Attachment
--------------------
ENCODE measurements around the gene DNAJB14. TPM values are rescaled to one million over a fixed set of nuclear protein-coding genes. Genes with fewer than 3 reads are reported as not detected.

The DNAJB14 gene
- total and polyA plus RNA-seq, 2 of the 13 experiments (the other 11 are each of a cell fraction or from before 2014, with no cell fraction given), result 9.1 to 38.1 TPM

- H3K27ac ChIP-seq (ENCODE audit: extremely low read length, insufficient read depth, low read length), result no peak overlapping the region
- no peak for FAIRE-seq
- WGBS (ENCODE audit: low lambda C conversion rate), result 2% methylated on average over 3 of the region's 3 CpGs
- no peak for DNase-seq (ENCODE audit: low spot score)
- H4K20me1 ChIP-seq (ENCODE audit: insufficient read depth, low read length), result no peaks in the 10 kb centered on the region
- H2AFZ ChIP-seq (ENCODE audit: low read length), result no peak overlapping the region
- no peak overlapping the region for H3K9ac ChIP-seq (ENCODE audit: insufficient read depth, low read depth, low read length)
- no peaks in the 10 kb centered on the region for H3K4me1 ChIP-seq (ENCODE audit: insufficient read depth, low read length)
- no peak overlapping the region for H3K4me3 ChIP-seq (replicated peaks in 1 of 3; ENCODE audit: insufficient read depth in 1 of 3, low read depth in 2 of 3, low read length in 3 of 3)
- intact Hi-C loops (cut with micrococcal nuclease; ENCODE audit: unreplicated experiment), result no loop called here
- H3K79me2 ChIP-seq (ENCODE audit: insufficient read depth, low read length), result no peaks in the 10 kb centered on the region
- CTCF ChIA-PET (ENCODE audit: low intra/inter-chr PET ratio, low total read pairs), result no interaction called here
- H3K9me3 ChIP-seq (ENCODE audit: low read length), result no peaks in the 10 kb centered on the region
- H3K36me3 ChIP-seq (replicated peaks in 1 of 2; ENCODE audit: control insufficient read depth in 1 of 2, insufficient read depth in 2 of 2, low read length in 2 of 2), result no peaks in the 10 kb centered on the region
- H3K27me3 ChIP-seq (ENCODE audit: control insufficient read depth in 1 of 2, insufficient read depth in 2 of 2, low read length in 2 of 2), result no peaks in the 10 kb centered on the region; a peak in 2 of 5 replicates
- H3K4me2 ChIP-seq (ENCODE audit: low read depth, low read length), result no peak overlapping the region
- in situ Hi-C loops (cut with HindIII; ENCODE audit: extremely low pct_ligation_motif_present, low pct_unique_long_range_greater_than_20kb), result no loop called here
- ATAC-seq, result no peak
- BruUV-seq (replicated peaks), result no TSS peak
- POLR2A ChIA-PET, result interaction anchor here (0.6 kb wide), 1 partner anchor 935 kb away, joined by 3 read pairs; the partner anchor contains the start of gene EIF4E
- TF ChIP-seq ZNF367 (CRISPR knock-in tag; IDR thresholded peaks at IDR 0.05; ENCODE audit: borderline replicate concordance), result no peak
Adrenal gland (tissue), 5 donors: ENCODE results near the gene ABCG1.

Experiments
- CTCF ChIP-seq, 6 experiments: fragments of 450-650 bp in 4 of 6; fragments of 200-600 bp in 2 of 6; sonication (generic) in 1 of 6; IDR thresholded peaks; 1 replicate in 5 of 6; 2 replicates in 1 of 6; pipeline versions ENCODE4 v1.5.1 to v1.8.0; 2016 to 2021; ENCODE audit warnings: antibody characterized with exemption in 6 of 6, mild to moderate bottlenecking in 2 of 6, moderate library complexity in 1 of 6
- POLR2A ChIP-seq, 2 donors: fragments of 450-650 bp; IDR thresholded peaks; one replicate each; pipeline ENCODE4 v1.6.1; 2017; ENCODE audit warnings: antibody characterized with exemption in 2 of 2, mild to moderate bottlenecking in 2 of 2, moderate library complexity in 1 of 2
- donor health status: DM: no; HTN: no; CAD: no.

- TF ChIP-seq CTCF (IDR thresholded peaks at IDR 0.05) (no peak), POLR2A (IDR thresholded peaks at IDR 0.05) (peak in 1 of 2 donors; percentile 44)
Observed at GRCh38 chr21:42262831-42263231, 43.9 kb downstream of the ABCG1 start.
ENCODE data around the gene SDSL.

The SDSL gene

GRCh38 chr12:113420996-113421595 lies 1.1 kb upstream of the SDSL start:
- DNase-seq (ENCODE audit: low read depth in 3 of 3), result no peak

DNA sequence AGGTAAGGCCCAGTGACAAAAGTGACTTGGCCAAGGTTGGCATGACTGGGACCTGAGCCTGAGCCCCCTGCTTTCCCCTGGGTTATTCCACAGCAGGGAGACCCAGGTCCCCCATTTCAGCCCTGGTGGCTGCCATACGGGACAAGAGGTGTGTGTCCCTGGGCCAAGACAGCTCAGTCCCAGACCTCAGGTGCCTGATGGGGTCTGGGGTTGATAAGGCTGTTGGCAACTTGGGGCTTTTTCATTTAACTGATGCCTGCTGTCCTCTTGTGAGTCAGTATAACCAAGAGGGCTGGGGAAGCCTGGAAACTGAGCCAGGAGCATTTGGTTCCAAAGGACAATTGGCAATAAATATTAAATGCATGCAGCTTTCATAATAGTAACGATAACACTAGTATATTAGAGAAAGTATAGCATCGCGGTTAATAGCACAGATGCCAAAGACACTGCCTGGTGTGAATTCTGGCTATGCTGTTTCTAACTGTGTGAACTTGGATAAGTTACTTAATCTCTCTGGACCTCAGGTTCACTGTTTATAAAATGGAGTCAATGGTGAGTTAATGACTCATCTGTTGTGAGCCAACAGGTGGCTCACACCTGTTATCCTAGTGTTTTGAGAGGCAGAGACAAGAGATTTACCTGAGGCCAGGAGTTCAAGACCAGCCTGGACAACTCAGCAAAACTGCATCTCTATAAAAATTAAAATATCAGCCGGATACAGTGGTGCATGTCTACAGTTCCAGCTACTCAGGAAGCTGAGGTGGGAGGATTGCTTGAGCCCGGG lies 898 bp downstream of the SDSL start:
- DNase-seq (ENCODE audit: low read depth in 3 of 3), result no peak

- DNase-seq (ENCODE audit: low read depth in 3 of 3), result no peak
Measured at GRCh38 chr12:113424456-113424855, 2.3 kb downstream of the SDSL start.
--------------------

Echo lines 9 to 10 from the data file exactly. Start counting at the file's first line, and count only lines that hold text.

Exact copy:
- H2AFZ ChIP-seq (ENCODE audit: low read length), result no peak overlapping the region
- no peak overlapping the region for H3K9ac ChIP-seq (ENCODE audit: insufficient read depth, low read depth, low read length)